In a series of blog posts here and here, Compuware’s Andrei Iltchenko writes about incompatibilities between different vendor implementations of J2EE. He works on the OptimalJ MDA (Model Driven Architecture) product which generates Java code from language-independent application models. He found unexpected inconsistencies between Sun-certified J2EE application servers, for example:
When we started testing our code generation modules for J2EE web services on one vendor’s application server, we were in for a big surprise. The application server had a non-XML Schema aware web services stack, which effectively meant no proper support for WS-I Basic Profile. Why wasn’t such a major omission caught by SUN’s compatibility test suite for J2EE 1.4?
I was also surprised by his comments since in general Java’s cross-platform, cross-vendor compatibility strikes me as much better than it was in the early days. No doubt Iltchenko stresses this more than most developers, but note his conclusion:
With the differences in implementing the same J2EE 1.4 features I described, one should probably start questioning how feasible it would be to maintain a J2EE 1.4 application that needs to run on more than one application server and not be rigged toward a given vendor.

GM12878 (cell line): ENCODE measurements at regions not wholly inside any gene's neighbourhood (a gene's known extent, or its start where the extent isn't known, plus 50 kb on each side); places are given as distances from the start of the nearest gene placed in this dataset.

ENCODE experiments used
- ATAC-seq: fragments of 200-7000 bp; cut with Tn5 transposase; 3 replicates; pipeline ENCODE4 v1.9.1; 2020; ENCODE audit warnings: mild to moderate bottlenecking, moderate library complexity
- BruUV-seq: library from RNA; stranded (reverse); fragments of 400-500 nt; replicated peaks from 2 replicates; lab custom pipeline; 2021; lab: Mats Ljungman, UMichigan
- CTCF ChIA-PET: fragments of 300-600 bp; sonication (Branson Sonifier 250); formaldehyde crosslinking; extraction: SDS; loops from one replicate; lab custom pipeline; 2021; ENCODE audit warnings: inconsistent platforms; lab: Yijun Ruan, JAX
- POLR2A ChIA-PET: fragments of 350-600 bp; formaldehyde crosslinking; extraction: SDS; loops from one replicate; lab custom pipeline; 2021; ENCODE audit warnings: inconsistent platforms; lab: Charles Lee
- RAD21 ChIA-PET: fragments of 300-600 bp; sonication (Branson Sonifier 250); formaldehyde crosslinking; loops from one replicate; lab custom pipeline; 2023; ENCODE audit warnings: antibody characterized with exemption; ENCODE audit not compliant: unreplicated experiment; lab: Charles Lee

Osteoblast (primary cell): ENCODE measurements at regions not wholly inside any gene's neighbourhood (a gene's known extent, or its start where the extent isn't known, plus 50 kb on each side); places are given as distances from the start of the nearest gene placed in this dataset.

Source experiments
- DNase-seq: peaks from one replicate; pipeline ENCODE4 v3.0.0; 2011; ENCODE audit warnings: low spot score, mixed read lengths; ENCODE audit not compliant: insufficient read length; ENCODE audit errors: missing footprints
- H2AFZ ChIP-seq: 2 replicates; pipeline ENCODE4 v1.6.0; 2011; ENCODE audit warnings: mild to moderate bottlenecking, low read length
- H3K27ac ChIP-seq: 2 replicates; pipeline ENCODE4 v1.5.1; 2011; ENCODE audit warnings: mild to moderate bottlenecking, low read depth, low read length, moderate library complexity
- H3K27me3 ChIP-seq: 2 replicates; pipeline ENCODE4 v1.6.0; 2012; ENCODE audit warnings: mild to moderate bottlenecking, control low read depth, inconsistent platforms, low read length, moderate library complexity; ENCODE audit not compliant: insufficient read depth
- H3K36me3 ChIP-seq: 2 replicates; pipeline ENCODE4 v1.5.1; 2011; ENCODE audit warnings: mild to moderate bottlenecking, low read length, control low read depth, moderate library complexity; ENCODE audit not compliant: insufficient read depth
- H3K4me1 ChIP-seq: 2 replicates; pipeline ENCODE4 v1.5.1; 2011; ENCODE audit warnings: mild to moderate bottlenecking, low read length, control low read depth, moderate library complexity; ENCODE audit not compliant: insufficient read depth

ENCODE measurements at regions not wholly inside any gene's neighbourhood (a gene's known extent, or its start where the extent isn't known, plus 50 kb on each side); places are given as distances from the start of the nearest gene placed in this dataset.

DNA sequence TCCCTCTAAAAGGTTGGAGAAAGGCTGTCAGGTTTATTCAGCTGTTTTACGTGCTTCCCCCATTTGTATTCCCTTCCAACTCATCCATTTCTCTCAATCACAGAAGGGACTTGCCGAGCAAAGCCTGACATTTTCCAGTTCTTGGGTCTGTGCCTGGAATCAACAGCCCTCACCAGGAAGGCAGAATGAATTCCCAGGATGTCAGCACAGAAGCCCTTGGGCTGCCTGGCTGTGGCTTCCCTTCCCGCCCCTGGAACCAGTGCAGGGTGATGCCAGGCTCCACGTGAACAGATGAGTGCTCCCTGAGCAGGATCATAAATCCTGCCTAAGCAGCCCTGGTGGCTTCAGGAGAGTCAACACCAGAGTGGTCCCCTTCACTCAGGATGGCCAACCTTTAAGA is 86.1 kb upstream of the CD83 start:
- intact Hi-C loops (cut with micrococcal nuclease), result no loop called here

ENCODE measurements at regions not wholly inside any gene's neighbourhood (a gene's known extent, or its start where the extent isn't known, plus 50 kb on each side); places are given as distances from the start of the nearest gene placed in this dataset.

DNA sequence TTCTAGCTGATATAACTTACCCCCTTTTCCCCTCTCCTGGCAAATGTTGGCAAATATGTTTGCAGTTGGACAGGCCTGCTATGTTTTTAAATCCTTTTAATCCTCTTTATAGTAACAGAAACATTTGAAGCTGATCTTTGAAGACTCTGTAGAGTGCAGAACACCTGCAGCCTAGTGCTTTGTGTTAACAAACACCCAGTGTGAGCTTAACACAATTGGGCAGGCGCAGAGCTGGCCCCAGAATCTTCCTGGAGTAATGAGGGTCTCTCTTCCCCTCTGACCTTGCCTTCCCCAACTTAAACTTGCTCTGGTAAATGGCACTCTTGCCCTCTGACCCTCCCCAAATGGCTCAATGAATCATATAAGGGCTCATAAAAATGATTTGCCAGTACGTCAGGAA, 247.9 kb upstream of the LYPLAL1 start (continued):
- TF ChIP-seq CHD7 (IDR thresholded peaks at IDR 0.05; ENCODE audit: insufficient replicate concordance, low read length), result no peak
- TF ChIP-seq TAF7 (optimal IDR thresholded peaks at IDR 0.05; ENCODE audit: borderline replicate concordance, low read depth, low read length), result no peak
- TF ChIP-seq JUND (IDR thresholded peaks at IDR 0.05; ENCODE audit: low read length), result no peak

2 thoughts on “Sun’s J2EE certification may be too slack”
I have seen this kind of issue all too often with J2EE. While J2EE purports to be a compatible standard, it seems fairly common that applications will not work on different application servers. While Java is good in simpler terms for cross platform, multiple application server functionality, more complex applications using J2EE tend to gravitate to one vendor and become less and less portable. Quite disturbing.
Even different vendors implementations of java can differ in details. When starting one of projects the client noticed he will run it on ibm’s java and we developed and tested using it. Sometimes we tried to run the code on sun java then several tests failed. More hard situation is with application servers, e.g. jboss strictly follows specification, weblogic allows specification violation for customer convenience.
Comments are closed.